Patrick Chuard, Veronica Grassi, 12 October 2020

Equal opportunities are not only ethically desirable but also important for economic growth, and one important facet is intergenerational income mobility. Using administrative data, this column documents intergenerational income and educational mobility in Switzerland. It finds that income mobility in Switzerland is high, but education depends strongly on parental income. It goes on to ask whether the country's vocational training and education system might be the primary reason for this ‘high income, low educational mobility’ conundrum. 

Antonio Cabrales, Maia Güell, Rocío Madera, Analía Viola, 24 July 2018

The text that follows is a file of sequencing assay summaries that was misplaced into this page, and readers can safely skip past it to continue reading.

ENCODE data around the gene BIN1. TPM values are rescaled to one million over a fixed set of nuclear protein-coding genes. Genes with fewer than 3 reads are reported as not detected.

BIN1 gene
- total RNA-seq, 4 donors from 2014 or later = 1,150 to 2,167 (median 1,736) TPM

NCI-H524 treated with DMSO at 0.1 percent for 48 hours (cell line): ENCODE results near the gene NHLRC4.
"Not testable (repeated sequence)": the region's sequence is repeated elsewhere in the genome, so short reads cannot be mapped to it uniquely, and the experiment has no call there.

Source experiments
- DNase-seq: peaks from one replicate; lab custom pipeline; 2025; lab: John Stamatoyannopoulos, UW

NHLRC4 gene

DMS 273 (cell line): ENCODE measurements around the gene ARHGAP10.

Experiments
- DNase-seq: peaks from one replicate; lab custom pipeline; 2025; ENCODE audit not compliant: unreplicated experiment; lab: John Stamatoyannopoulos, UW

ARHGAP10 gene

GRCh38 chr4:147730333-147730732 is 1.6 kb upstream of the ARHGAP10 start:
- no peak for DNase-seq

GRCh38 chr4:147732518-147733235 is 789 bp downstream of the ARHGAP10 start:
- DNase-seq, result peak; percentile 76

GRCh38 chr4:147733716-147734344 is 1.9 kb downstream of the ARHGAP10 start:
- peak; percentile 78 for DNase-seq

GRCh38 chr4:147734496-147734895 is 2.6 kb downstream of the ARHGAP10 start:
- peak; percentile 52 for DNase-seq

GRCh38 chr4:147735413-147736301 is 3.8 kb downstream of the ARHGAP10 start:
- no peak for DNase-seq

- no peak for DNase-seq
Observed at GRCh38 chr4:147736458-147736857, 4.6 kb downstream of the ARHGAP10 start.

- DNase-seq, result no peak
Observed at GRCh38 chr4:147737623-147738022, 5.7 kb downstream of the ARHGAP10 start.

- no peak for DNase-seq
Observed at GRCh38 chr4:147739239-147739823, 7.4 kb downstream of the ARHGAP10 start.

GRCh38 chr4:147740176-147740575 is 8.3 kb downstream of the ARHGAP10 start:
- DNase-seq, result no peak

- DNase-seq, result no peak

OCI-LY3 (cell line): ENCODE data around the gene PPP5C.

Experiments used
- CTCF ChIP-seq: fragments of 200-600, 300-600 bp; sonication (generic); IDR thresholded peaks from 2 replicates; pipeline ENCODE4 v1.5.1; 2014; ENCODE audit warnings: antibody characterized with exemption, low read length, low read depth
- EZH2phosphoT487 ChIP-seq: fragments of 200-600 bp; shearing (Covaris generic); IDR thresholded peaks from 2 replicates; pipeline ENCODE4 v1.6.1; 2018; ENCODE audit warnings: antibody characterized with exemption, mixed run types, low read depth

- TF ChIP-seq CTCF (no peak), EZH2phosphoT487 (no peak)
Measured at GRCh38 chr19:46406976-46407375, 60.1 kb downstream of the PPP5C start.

In most of Europe, the state pays for a university education, meaning that university finances are both regressive and cyclical. This column asks how the alternative system of income-contingent university loans would fare in Spain. The analysis suggests that the policy is feasible even in a country with a relatively poorly functioning labour market for young graduates.

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